From a modern point of view the question of the relative “advantages” of deduction or induction has to a significant extent lost its meaning. F. Engels wrote that “induction and deduction belong together as necessarily as synthesis and analysis. Instead of one-sidedly lauding one to the skies at the expense of the other, we should seek to apply each of them in its own place, and that can be done only by bearing in mind that they belong together and that they supplement each other” (Dialektika prirody, 1969, pp. 195-96). However, regardless of the dialectical interrelationship of deduction and induction noted here and regardless of their applications, studying the principles of deduction is of enormous independent importance. It is precisely the investigation of these principles as such that has constituted the principal content of all formal logic from Aristotle to the present day. Moreover, intensive work is now being done on the creation of various systems of inductive logic. In inductive logic—and such is the dialectic of these at first glance polar concepts—a kind of ideal is the creation of “deductive-like” systems, that is, aggregates of the rules that can be followed to obtain conclusions which, if they are not 100 percent certain (as is knowledge obtained by means of deduction), at least have a sufficiently high degree of verisimilitude, or probability.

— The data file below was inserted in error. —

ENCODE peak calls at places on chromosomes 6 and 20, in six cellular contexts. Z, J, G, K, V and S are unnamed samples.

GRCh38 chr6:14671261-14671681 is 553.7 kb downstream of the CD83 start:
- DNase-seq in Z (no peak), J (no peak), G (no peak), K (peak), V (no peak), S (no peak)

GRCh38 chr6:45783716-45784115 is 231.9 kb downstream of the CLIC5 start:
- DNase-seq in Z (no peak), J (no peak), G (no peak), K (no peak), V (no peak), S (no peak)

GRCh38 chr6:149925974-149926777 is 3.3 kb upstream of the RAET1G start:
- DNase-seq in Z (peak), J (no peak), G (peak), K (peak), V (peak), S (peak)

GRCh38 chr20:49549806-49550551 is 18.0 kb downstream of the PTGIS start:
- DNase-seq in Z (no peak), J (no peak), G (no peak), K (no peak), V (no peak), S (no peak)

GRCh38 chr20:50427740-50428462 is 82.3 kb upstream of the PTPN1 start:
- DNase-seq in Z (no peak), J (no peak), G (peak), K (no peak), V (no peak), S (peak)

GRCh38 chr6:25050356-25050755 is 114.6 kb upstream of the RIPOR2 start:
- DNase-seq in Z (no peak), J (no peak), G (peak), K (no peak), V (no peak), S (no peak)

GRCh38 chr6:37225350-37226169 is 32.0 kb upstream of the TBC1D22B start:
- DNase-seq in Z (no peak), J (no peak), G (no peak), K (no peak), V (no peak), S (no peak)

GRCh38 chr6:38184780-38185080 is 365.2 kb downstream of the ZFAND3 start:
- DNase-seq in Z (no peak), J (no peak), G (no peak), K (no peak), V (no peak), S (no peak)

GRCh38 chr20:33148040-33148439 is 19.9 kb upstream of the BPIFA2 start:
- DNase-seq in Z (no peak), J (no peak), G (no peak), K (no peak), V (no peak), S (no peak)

In formal logic in the narrower sense of the term, it is entirely true—for both the system of logical rules itself and for any application of them in any area—that everything contained in any “analytic truth” (or “logical truth”) obtained by deduction is already contained in the premises from which it is derived. Each application of a rule consists in a general statement being related (applied) to some concrete (particular) situation. Some rules of logical inference fit this description in a perfectly obvious way. For example, various modifications of the so-called rule of substitution say that the property of provability (or the ability to be derived from the given system of premises) is preserved with any substitution of concrete expressions of the same type for the elements of an arbitrary formula of a given formal theory. The same is true for the common procedure of constructing axiomatic systems by means of diagrams of axioms—that is, expressions that become specific axioms after the substitution of concrete formulas of a given theory for the generic designations of the expressions.
But no matter what concrete form a particular rule may have, any application of it is always deductive in nature. The immutability, necessity, and formality of rules of logic, which do not permit exceptions, provide rich opportunities for the automation of the process of logical deduction by the use of electronic computers.